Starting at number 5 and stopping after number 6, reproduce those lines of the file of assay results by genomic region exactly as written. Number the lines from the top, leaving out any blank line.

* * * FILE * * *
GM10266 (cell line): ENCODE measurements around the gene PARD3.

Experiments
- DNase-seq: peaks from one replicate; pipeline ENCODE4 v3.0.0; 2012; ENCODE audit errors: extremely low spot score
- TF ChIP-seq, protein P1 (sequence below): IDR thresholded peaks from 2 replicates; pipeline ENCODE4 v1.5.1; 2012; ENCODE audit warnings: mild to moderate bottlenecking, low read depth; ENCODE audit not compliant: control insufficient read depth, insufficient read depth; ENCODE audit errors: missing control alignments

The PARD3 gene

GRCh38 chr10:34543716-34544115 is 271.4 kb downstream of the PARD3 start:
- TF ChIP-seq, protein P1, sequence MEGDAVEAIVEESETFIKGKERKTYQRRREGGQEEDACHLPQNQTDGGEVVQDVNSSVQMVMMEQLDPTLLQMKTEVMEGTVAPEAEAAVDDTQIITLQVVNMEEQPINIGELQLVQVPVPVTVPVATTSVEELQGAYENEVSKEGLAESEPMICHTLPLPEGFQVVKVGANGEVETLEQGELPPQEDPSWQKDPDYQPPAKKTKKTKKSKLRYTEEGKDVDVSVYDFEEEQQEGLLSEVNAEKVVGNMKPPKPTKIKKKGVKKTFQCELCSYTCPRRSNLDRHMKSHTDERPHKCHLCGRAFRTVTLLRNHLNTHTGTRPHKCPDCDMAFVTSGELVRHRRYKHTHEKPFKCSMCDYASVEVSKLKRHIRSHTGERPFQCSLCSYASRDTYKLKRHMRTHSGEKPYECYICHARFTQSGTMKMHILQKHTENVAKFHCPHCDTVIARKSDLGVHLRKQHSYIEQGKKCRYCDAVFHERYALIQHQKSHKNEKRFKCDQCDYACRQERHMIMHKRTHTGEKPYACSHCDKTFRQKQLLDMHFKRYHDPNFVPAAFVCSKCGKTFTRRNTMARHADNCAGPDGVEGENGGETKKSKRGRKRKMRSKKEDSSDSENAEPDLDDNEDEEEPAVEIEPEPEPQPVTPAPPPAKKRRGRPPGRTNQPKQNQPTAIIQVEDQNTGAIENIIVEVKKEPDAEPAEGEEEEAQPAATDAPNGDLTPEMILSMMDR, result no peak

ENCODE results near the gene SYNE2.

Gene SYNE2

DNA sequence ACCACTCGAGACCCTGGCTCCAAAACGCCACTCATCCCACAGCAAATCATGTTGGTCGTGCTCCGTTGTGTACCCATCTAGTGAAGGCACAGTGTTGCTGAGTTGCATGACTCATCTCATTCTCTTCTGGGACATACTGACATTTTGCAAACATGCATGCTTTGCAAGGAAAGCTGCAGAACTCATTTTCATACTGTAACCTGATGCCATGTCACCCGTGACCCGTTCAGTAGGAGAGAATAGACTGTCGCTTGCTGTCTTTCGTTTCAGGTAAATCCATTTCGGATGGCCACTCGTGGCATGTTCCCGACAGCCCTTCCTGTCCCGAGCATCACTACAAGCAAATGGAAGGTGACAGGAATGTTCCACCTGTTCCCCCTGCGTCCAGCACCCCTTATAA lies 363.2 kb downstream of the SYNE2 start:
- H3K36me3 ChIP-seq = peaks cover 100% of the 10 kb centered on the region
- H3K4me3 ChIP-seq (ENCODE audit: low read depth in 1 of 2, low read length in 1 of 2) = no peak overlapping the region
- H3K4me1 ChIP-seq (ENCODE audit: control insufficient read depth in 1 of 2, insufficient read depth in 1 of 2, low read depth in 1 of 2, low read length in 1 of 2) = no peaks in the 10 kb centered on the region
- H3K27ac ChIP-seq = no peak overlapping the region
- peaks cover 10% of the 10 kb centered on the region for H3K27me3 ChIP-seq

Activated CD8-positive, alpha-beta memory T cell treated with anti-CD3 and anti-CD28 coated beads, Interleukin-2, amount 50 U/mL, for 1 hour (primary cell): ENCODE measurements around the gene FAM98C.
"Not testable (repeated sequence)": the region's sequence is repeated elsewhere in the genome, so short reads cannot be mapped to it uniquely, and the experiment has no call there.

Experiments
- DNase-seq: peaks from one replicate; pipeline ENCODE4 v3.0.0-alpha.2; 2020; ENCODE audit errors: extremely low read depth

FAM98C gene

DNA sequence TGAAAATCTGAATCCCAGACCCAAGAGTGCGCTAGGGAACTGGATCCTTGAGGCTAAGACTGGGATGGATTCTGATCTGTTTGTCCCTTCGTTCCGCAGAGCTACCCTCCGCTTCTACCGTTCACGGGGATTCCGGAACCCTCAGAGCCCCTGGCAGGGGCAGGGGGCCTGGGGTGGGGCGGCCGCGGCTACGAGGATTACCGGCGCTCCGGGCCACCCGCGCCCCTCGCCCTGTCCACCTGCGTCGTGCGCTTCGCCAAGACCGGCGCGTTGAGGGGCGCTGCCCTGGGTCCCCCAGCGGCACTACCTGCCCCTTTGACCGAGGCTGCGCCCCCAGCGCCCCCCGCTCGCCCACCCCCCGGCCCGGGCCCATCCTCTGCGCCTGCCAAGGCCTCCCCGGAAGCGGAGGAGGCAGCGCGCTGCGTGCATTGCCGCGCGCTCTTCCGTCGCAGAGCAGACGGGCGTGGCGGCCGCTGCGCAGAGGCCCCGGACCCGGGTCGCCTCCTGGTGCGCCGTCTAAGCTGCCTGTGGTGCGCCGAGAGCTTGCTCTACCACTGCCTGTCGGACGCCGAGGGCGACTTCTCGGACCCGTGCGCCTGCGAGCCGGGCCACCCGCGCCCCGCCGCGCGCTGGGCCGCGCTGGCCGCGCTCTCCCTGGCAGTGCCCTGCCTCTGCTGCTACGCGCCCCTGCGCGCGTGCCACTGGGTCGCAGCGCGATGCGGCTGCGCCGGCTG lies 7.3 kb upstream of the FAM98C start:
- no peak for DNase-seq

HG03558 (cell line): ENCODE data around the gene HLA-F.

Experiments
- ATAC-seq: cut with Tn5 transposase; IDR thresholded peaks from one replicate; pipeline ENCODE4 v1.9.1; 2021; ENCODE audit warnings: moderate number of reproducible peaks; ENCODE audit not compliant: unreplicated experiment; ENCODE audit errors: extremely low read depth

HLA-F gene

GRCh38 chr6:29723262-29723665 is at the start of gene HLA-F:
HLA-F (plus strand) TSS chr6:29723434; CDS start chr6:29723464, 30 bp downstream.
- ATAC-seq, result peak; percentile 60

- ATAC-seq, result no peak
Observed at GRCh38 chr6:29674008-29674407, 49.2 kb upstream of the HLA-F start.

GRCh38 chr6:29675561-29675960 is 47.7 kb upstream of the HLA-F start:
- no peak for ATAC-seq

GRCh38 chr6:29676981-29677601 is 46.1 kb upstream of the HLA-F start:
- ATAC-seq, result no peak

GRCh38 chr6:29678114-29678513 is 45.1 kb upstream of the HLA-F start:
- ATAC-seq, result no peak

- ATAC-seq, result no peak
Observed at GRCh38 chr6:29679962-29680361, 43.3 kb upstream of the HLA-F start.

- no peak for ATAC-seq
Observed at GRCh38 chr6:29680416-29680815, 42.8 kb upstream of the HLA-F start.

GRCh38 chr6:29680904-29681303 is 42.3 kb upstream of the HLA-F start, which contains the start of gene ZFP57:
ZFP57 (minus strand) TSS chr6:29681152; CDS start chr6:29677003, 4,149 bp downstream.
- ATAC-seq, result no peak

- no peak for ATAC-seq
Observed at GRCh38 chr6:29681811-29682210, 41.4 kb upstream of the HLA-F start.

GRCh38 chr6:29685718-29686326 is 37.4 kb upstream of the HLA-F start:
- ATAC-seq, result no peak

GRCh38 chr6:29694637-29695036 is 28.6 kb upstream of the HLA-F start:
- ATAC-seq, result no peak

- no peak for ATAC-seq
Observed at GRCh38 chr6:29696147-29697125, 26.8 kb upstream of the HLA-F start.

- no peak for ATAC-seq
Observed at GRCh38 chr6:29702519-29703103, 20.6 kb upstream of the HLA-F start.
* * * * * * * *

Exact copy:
The PARD3 gene

GRCh38 chr10:34543716-34544115 is 271.4 kb downstream of the PARD3 start: